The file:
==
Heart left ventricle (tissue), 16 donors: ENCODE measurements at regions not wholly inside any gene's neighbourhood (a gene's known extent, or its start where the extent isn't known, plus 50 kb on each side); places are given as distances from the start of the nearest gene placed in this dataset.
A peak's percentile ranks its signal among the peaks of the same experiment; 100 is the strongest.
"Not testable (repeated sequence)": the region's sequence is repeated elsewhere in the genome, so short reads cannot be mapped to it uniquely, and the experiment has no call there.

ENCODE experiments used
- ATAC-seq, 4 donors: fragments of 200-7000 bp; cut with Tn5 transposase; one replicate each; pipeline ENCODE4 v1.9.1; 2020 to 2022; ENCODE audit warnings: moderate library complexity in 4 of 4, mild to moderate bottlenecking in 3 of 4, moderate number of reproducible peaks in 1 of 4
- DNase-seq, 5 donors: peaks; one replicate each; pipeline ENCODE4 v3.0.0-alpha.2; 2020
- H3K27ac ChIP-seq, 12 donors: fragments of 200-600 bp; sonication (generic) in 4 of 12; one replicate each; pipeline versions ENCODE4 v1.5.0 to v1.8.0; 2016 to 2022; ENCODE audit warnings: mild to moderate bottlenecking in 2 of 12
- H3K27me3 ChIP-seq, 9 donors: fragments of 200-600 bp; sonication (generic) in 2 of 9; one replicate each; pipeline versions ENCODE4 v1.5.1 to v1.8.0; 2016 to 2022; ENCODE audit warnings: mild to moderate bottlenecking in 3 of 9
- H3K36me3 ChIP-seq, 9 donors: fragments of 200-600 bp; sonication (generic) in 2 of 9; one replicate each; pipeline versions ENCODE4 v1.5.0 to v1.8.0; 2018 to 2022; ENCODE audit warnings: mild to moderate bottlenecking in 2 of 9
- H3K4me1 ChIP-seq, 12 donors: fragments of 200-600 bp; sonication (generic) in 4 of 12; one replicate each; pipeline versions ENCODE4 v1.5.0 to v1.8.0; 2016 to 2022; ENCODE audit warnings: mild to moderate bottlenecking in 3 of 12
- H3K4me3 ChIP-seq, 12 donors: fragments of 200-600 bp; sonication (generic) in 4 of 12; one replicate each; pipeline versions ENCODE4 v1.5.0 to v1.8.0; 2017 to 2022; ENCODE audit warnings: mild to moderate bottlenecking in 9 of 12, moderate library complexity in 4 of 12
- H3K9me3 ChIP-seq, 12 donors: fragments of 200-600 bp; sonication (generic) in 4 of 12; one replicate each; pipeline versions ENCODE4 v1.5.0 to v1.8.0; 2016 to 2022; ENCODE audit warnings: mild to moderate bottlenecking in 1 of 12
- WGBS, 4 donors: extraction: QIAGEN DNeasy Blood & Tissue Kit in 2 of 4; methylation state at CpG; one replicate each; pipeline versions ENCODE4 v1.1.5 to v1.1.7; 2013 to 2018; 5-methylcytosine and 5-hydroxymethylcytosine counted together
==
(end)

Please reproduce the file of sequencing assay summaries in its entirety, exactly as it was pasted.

Heart left ventricle (tissue), 16 donors: ENCODE measurements at regions not wholly inside any gene's neighbourhood (a gene's known extent, or its start where the extent isn't known, plus 50 kb on each side); places are given as distances from the start of the nearest gene placed in this dataset.
A peak's percentile ranks its signal among the peaks of the same experiment; 100 is the strongest.
"Not testable (repeated sequence)": the region's sequence is repeated elsewhere in the genome, so short reads cannot be mapped to it uniquely, and the experiment has no call there.

ENCODE experiments used
- ATAC-seq, 4 donors: fragments of 200-7000 bp; cut with Tn5 transposase; one replicate each; pipeline ENCODE4 v1.9.1; 2020 to 2022; ENCODE audit warnings: moderate library complexity in 4 of 4, mild to moderate bottlenecking in 3 of 4, moderate number of reproducible peaks in 1 of 4
- DNase-seq, 5 donors: peaks; one replicate each; pipeline ENCODE4 v3.0.0-alpha.2; 2020
- H3K27ac ChIP-seq, 12 donors: fragments of 200-600 bp; sonication (generic) in 4 of 12; one replicate each; pipeline versions ENCODE4 v1.5.0 to v1.8.0; 2016 to 2022; ENCODE audit warnings: mild to moderate bottlenecking in 2 of 12
- H3K27me3 ChIP-seq, 9 donors: fragments of 200-600 bp; sonication (generic) in 2 of 9; one replicate each; pipeline versions ENCODE4 v1.5.1 to v1.8.0; 2016 to 2022; ENCODE audit warnings: mild to moderate bottlenecking in 3 of 9
- H3K36me3 ChIP-seq, 9 donors: fragments of 200-600 bp; sonication (generic) in 2 of 9; one replicate each; pipeline versions ENCODE4 v1.5.0 to v1.8.0; 2018 to 2022; ENCODE audit warnings: mild to moderate bottlenecking in 2 of 9
- H3K4me1 ChIP-seq, 12 donors: fragments of 200-600 bp; sonication (generic) in 4 of 12; one replicate each; pipeline versions ENCODE4 v1.5.0 to v1.8.0; 2016 to 2022; ENCODE audit warnings: mild to moderate bottlenecking in 3 of 12
- H3K4me3 ChIP-seq, 12 donors: fragments of 200-600 bp; sonication (generic) in 4 of 12; one replicate each; pipeline versions ENCODE4 v1.5.0 to v1.8.0; 2017 to 2022; ENCODE audit warnings: mild to moderate bottlenecking in 9 of 12, moderate library complexity in 4 of 12
- H3K9me3 ChIP-seq, 12 donors: fragments of 200-600 bp; sonication (generic) in 4 of 12; one replicate each; pipeline versions ENCODE4 v1.5.0 to v1.8.0; 2016 to 2022; ENCODE audit warnings: mild to moderate bottlenecking in 1 of 12
- WGBS, 4 donors: extraction: QIAGEN DNeasy Blood & Tissue Kit in 2 of 4; methylation state at CpG; one replicate each; pipeline versions ENCODE4 v1.1.5 to v1.1.7; 2013 to 2018; 5-methylcytosine and 5-hydroxymethylcytosine counted together